Shows such as MTV’s “16 and Pregnant” and “Teen Mom” sensationalize teenagers who are facing huge obstacles — trying to be a good mother, often not in optimal circumstances.  Statistically, the teen birthrate is at the lowest it has ever been within the United States.  Yet, the media chooses to highlight the dramas and difficulties these teens face, rather than focus on positive developments that teenagers are contributing.  A recent story about a “small thing” that teenage girls spontaneously did at their middle school got scant coverage, but it shows ways in which girls are actively fighting media messages about their physical bodies and they are finding other ways to support each other and to bolster their self-esteem.

The girls at District 96 Woodlawn Middle School used Post-It notes to cover a bathroom mirror with affirmations that “displayed encouraging, confidence-building ideas and suggestions for their classmates” about “their real beauty, ability, and potential” according to a Buffalo Grove Patch article.  The school’s principal Greg Grana is quoted as saying, “As a principal, I have never been more proud of my students as for these self-initiated actions.”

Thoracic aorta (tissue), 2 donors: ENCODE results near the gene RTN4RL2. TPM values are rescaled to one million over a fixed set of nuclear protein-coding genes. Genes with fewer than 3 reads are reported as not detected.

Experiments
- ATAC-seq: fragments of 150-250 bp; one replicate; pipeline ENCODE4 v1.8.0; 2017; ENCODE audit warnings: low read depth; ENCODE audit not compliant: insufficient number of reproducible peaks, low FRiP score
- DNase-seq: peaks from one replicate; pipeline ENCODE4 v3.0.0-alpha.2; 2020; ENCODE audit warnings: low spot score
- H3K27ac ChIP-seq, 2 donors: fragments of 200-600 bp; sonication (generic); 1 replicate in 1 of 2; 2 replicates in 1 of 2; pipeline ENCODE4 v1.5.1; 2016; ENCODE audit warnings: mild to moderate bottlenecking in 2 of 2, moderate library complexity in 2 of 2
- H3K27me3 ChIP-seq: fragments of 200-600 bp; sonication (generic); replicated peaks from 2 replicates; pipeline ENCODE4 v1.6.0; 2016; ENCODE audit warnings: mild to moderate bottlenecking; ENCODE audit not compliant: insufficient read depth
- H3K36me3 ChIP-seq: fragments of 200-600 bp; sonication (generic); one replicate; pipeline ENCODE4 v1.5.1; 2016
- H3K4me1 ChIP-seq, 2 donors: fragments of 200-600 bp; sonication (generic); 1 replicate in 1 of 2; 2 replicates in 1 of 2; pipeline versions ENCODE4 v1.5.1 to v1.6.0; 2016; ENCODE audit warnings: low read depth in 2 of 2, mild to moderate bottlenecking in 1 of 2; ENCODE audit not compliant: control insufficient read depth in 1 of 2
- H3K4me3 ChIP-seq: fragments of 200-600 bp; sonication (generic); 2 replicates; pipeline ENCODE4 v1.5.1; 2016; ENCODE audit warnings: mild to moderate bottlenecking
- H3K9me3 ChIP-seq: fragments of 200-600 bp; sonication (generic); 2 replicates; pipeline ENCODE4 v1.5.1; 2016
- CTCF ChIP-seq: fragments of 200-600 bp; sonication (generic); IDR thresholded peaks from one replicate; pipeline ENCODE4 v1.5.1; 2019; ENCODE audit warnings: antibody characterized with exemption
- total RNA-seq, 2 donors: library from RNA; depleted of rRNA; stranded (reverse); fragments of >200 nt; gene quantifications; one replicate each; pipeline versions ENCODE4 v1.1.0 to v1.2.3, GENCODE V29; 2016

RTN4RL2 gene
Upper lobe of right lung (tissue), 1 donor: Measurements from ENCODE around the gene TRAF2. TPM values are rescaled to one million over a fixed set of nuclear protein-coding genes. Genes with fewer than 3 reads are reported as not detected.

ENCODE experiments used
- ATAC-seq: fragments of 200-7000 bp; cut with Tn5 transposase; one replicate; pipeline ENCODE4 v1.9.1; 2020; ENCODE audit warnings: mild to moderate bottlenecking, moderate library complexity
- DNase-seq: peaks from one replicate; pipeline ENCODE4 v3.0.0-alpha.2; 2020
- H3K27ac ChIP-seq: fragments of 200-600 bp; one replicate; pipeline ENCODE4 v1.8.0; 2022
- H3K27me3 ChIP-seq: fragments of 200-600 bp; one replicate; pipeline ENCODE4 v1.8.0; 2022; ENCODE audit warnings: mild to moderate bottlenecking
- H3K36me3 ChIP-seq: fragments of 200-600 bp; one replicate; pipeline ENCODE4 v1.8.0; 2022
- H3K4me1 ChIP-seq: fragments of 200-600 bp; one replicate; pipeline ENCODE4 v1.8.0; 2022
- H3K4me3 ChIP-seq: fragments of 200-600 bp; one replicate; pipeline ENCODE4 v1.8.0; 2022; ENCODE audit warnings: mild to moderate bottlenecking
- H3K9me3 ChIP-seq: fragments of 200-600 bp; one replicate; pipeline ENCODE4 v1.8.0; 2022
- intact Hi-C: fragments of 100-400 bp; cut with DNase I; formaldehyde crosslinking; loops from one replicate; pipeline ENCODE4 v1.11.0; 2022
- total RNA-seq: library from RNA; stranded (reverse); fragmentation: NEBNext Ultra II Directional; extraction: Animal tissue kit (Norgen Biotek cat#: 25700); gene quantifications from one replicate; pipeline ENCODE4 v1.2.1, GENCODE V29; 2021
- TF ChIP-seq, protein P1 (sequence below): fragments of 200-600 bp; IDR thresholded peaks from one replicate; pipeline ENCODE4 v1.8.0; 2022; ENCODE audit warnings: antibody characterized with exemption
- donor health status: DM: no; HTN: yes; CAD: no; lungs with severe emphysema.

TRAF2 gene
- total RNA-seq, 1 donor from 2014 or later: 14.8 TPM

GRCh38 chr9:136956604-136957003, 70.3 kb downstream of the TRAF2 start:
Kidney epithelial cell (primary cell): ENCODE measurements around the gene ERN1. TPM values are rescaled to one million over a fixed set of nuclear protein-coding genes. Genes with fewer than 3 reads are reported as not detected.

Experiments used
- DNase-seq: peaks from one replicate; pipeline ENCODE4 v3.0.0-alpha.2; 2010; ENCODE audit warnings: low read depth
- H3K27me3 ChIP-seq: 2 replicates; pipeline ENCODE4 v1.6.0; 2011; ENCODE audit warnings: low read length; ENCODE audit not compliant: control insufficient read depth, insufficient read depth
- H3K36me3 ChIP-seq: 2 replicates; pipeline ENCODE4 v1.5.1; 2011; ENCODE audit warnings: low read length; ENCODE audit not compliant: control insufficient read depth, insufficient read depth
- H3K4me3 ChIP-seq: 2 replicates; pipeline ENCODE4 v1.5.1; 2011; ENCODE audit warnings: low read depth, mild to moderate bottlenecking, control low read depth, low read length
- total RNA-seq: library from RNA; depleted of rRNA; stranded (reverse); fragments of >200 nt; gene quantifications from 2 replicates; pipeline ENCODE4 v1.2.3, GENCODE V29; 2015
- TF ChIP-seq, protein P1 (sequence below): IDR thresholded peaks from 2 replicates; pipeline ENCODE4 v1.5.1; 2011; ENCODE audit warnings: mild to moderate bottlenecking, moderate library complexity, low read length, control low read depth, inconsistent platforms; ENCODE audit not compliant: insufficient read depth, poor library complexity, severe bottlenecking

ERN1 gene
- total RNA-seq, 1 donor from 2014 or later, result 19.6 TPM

We all know that reality-TV encourages drama and strife and feeds us a cultural diet that doesn’t reflect the reality of many people.  More media attention on the positive changes girls are making for themselves and for others would rebalance the picture about girls’ potential and encourage girls to think about themselves more positively and how to build on what other girls are already doing.